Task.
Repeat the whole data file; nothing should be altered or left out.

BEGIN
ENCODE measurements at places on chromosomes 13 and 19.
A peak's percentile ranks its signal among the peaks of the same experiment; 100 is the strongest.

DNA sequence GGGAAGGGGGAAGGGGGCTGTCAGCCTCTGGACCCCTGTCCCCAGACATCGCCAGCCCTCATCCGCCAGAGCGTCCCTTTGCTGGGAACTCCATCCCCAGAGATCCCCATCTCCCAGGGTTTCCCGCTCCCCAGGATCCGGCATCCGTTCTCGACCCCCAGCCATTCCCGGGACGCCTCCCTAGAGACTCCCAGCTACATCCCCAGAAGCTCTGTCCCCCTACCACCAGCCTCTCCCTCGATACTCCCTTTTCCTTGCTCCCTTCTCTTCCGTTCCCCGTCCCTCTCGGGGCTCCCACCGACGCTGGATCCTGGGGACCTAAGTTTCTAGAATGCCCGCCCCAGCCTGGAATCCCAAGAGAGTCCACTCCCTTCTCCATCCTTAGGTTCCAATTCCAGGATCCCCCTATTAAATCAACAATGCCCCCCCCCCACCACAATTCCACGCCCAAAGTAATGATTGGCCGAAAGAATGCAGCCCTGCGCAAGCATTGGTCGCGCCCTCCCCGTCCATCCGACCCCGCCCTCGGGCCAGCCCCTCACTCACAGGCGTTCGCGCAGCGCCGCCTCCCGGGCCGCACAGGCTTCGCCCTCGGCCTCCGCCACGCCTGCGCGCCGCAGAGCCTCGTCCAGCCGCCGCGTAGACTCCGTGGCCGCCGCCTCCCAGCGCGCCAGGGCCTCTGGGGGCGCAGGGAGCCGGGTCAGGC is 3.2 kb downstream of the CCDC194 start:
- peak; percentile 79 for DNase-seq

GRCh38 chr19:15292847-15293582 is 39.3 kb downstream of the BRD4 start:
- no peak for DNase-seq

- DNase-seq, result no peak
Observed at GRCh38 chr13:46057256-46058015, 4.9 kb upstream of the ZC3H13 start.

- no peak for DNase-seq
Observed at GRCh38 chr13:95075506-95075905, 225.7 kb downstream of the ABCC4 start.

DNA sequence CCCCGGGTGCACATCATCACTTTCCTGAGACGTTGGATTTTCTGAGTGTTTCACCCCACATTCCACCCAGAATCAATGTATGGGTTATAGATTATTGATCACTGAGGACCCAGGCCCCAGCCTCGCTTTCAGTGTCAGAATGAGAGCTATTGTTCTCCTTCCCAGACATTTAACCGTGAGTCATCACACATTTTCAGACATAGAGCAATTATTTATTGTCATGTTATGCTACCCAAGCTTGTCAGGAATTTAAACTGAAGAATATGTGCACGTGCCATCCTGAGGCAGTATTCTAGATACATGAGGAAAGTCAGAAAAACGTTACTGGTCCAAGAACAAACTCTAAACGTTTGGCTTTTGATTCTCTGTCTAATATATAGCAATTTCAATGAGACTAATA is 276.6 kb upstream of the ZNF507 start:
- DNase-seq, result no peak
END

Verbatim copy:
ENCODE measurements at places on chromosomes 13 and 19.
A peak's percentile ranks its signal among the peaks of the same experiment; 100 is the strongest.

DNA sequence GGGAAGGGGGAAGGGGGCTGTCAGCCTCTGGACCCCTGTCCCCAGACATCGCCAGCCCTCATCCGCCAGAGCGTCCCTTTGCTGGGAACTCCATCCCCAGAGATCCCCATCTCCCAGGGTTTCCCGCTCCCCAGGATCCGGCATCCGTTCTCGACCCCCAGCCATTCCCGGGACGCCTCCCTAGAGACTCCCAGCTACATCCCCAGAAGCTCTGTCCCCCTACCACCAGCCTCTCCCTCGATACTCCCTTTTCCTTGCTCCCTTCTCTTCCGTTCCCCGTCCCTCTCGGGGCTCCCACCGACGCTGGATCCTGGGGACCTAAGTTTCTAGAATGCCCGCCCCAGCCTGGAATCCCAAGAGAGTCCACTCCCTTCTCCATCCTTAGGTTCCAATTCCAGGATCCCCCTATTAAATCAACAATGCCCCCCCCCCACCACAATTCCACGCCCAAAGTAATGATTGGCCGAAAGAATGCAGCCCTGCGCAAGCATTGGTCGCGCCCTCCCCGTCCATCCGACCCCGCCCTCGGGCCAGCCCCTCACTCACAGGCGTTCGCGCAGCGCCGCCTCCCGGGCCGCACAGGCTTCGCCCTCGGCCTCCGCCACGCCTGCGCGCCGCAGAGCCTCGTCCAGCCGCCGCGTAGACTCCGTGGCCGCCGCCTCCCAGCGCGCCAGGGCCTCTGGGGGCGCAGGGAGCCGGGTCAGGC is 3.2 kb downstream of the CCDC194 start:
- peak; percentile 79 for DNase-seq

GRCh38 chr19:15292847-15293582 is 39.3 kb downstream of the BRD4 start:
- no peak for DNase-seq

- DNase-seq, result no peak
Observed at GRCh38 chr13:46057256-46058015, 4.9 kb upstream of the ZC3H13 start.

- no peak for DNase-seq
Observed at GRCh38 chr13:95075506-95075905, 225.7 kb downstream of the ABCC4 start.

DNA sequence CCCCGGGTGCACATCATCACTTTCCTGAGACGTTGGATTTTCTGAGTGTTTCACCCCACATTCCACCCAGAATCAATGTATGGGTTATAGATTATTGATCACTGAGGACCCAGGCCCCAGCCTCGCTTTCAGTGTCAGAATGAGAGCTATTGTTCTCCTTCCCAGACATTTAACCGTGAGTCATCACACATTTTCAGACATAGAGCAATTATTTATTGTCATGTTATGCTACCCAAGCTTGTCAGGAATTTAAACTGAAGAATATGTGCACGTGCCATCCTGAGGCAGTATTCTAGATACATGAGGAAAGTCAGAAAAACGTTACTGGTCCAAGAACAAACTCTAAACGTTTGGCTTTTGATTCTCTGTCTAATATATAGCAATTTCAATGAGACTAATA is 276.6 kb upstream of the ZNF507 start:
- DNase-seq, result no peak